I have postgresql 9.0.1 on windows 2003 ent with 6GB ram, 4 disk SATA RAID
10.
I am running SymmetricDS to replication over WAN. But yesterday there was a
big problem, i updated alot of rows and query to gap data of SymmetricDS run
verry very slowly.

Here is my postgresql.conf to tunning PostgreSQL
effective_cache_size = 4GB
work_mem = 2097151
shared_buffers = 1GB

Here is query :
explain analyze select d.data_id, d.table_name, d.event_type, d.row_data,
d.pk_data, d.old_data, d.create_time, d.trigger_hist_id, d.channel_id,
d.transaction_id, d.source_node_id, d.external_data, '' from sym_data d
inner join sym_data_gap g on g.status='GP' and d.data_id between g.start_id
and g.end_id where d.channel_id='sale_transaction' order by d.data_id asc;

And here is result :
Nested Loop (cost=0.00..1517515125.95 rows=26367212590 width=1403) (actual
time=14646.390..7745828.163 rows=2764140 loops=1)
-> Index Scan using sym_data_pkey on sym_data d (cost=0.00..637148.72
rows=3129103 width=1403) (actual time=71.989..55643.665 rows=3124631
loops=1)
Filter: ((channel_id)::text = 'sale_transaction'::text)
-> Index Scan using sym_data_gap_pkey on sym_data_gap g
(cost=0.00..358.37 rows=8426 width=8) (actual time=2.459..2.459 rows=1
loops=3124631)
Index Cond: ((d.data_id >= g.start_id) AND (d.data_id <= g.end_id))
Filter: (g.status = 'GP'::bpchar)
Total runtime: 7746577.478 ms

Here is table sym_data it have 437319 rows with data_id between start_id and
end_id of sym_data_gap has status = 'GP'

CREATE TABLE sym_data
(
data_id serial NOT NULL,
table_name character varying(50) NOT NULL,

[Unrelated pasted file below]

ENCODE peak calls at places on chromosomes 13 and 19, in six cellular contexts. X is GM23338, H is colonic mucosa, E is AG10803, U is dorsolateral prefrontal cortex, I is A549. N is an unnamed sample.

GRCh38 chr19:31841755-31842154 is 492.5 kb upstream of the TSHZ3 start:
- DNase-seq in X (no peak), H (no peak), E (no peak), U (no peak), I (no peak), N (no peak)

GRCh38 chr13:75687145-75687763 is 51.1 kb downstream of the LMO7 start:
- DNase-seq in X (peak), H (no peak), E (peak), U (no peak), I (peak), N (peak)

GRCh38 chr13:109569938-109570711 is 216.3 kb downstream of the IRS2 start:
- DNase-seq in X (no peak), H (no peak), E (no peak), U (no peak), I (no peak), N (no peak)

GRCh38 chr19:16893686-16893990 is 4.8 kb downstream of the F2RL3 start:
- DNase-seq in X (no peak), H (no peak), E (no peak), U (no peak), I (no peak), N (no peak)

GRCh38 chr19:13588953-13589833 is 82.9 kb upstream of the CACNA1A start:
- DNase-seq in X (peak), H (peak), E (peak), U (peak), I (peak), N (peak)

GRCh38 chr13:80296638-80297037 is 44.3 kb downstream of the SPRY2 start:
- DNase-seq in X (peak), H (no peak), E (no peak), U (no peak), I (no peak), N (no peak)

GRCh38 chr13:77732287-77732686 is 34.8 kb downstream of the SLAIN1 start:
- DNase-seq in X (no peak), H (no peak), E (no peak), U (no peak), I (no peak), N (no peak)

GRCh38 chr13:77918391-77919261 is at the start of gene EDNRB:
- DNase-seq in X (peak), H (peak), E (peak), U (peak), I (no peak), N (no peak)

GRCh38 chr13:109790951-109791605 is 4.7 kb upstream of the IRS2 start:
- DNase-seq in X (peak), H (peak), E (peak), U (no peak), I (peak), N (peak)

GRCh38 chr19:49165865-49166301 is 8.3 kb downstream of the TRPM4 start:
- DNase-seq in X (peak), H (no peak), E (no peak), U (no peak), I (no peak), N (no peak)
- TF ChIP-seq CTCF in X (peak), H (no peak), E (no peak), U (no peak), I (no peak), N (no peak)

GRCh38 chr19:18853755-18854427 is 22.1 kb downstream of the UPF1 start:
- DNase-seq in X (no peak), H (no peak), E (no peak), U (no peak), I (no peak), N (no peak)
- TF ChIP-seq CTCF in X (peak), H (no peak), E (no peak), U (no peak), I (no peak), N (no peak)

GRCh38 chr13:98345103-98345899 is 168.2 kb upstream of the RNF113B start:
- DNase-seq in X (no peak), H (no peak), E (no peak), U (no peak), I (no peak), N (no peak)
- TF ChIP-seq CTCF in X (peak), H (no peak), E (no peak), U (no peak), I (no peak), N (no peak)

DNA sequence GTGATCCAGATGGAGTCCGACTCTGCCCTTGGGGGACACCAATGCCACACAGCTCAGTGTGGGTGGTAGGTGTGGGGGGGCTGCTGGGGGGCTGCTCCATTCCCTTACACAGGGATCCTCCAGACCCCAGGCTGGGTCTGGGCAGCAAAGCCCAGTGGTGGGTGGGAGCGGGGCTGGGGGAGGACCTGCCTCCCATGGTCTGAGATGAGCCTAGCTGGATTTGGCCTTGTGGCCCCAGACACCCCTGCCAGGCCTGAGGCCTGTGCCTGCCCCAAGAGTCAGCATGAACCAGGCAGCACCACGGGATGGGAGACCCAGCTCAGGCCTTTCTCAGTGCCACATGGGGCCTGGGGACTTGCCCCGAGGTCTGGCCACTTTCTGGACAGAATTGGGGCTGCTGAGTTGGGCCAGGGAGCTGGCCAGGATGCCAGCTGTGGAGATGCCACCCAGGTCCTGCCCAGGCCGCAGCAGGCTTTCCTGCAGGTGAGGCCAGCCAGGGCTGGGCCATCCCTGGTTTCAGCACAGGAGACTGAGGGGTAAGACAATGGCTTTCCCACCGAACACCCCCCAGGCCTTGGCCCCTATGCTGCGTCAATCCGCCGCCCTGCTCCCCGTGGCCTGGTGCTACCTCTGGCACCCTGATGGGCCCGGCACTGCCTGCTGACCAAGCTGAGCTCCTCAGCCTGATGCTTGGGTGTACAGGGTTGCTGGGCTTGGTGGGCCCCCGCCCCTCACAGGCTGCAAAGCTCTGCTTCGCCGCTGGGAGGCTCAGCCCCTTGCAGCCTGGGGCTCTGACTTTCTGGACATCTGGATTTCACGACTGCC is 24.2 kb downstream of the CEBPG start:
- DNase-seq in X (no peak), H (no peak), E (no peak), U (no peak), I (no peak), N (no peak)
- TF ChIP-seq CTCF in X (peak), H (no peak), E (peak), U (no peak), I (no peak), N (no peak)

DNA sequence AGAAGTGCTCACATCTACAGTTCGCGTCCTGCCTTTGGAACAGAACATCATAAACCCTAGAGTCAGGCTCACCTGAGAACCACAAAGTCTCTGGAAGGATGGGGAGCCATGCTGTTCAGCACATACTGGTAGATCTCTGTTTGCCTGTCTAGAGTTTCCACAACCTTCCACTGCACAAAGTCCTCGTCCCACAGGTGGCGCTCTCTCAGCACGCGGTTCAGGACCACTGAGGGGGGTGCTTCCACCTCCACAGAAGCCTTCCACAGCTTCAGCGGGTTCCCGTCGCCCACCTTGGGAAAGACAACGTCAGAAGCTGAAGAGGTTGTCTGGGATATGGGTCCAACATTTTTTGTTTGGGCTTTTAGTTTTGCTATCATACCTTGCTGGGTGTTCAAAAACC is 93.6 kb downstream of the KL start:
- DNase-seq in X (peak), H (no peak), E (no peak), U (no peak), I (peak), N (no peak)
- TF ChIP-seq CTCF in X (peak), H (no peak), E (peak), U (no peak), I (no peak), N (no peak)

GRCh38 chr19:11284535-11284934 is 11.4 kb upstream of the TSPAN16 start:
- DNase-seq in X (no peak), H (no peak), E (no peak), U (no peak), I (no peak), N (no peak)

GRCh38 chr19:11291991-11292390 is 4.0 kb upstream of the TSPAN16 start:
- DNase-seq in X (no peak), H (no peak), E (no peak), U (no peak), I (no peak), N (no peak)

event_type character(1) NOT NULL,
row_data text,
pk_data text,
old_data text,
trigger_hist_id integer NOT NULL,
channel_id character varying(20),
transaction_id character varying(255),
source_node_id character varying(50),
external_data character varying(50),
create_time timestamp without time zone,
CONSTRAINT sym_data_pkey PRIMARY KEY (data_id)
)
WITH (
OIDS=FALSE
);
ALTER TABLE sym_data OWNER TO postgres;

-- Index: idx_d_channel_id

-- DROP INDEX idx_d_channel_id;

CREATE INDEX idx_d_channel_id
ON sym_data
USING btree
(data_id, channel_id);

And here is sym_data_gap table it have 57838 rows have status = 'GP'

CREATE TABLE sym_data_gap
(
start_id integer NOT NULL,
end_id integer NOT NULL,
status character(2),
create_time timestamp without time zone NOT NULL,
last_update_hostname character varying(255),
last_update_time timestamp without time zone NOT NULL,
CONSTRAINT sym_data_gap_pkey PRIMARY KEY (start_id, end_id)
)
WITH (
OIDS=FALSE
);
ALTER TABLE sym_data_gap OWNER TO postgres;

-- Index: idx_dg_status

-- DROP INDEX idx_dg_status;

CREATE INDEX idx_dg_status
ON sym_data_gap
USING btree
(status);

Because the query run very slowly so data is not replication between to
distance. Please help me.

Sorry for my English
Tuan Hoang ANh

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  • Kevin Grittner at Aug 5, 2011 at 5:21 pm

    tuanhoanganh wrote:

    I have postgresql 9.0.1
    http://www.postgresql.org/support/versioning
    6GB ram
    work_mem = 2097151
    I think that has the potential to push you into swapping:

    cc=> set work_mem = 2097151;
    SET
    cc=> show work_mem;
    work_mem
    -----------
    2097151kB
    (1 row)

    That's 2GB, and that much can be allocated, potentially several
    times, per connection.
    -> Index Scan using sym_data_pkey on sym_data d
    (cost=0.00..637148.72 rows=3129103 width=1403)
    (actual time=71.989..55643.665 rows=3124631 loops=1)
    Filter: ((channel_id)::text = 'sale_transaction'::text)
    This index scan is going to randomly access all tuples in the
    table's heap. That is probably going to be much slower than a
    sequential scan. It is apparently choosing this index to avoid a
    sort, because of the mis-estimation on the number of rows. Is it
    critical that the rows be returned in that order? If not, you might
    see much faster performance by leaving off the ORDER BY clause so
    that it can use the seqscan.

    You could potentially make queries like this much faster by indexing
    on channel_id, or by indexing on data_id WHERE channel_id =
    'sale_transaction'..

    You could also set up optimization barriers with clever use of a CTE
    or an OFFSET 0 to force it to use a seqscan followed by a sort, but